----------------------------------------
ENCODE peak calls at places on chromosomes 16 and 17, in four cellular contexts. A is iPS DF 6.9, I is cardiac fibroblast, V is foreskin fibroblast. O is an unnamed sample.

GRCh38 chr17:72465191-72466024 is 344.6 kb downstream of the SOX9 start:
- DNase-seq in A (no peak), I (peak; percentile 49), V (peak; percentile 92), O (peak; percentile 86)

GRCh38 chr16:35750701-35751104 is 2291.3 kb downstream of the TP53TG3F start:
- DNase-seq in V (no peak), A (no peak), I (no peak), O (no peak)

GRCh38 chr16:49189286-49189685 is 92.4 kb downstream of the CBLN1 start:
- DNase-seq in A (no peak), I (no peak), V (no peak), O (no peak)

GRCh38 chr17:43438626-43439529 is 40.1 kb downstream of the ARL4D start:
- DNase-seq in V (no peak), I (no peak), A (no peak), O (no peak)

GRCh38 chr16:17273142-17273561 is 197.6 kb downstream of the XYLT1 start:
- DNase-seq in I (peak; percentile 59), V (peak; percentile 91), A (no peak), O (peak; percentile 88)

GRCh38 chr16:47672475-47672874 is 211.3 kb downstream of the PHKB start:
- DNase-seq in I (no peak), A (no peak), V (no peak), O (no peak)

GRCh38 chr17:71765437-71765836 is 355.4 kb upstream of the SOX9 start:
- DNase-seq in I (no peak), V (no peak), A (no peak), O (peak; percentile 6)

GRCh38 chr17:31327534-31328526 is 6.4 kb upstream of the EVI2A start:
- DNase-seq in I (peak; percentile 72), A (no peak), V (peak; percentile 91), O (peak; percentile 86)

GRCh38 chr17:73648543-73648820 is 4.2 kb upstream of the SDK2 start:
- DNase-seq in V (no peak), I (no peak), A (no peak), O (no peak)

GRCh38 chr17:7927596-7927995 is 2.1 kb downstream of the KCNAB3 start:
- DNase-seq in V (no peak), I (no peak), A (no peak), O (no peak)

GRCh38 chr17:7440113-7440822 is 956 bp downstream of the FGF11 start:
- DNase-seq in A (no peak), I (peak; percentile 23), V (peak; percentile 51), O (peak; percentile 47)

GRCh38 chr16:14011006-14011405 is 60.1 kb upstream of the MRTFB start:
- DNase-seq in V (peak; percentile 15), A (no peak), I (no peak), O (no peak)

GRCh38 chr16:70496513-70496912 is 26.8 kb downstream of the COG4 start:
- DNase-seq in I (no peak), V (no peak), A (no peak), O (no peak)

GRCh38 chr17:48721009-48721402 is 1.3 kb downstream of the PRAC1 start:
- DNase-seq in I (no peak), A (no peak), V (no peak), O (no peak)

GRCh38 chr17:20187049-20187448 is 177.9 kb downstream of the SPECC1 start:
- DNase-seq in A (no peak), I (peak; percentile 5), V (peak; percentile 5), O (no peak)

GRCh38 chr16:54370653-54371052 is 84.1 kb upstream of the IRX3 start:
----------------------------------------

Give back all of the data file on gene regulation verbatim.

ENCODE peak calls at places on chromosomes 16 and 17, in four cellular contexts. A is iPS DF 6.9, I is cardiac fibroblast, V is foreskin fibroblast. O is an unnamed sample.

GRCh38 chr17:72465191-72466024 is 344.6 kb downstream of the SOX9 start:
- DNase-seq in A (no peak), I (peak; percentile 49), V (peak; percentile 92), O (peak; percentile 86)

GRCh38 chr16:35750701-35751104 is 2291.3 kb downstream of the TP53TG3F start:
- DNase-seq in V (no peak), A (no peak), I (no peak), O (no peak)

GRCh38 chr16:49189286-49189685 is 92.4 kb downstream of the CBLN1 start:
- DNase-seq in A (no peak), I (no peak), V (no peak), O (no peak)

GRCh38 chr17:43438626-43439529 is 40.1 kb downstream of the ARL4D start:
- DNase-seq in V (no peak), I (no peak), A (no peak), O (no peak)

GRCh38 chr16:17273142-17273561 is 197.6 kb downstream of the XYLT1 start:
- DNase-seq in I (peak; percentile 59), V (peak; percentile 91), A (no peak), O (peak; percentile 88)

GRCh38 chr16:47672475-47672874 is 211.3 kb downstream of the PHKB start:
- DNase-seq in I (no peak), A (no peak), V (no peak), O (no peak)

GRCh38 chr17:71765437-71765836 is 355.4 kb upstream of the SOX9 start:
- DNase-seq in I (no peak), V (no peak), A (no peak), O (peak; percentile 6)

GRCh38 chr17:31327534-31328526 is 6.4 kb upstream of the EVI2A start:
- DNase-seq in I (peak; percentile 72), A (no peak), V (peak; percentile 91), O (peak; percentile 86)

GRCh38 chr17:73648543-73648820 is 4.2 kb upstream of the SDK2 start:
- DNase-seq in V (no peak), I (no peak), A (no peak), O (no peak)

GRCh38 chr17:7927596-7927995 is 2.1 kb downstream of the KCNAB3 start:
- DNase-seq in V (no peak), I (no peak), A (no peak), O (no peak)

GRCh38 chr17:7440113-7440822 is 956 bp downstream of the FGF11 start:
- DNase-seq in A (no peak), I (peak; percentile 23), V (peak; percentile 51), O (peak; percentile 47)

GRCh38 chr16:14011006-14011405 is 60.1 kb upstream of the MRTFB start:
- DNase-seq in V (peak; percentile 15), A (no peak), I (no peak), O (no peak)

GRCh38 chr16:70496513-70496912 is 26.8 kb downstream of the COG4 start:
- DNase-seq in I (no peak), V (no peak), A (no peak), O (no peak)

GRCh38 chr17:48721009-48721402 is 1.3 kb downstream of the PRAC1 start:
- DNase-seq in I (no peak), A (no peak), V (no peak), O (no peak)

GRCh38 chr17:20187049-20187448 is 177.9 kb downstream of the SPECC1 start:
- DNase-seq in A (no peak), I (peak; percentile 5), V (peak; percentile 5), O (no peak)

GRCh38 chr16:54370653-54371052 is 84.1 kb upstream of the IRX3 start: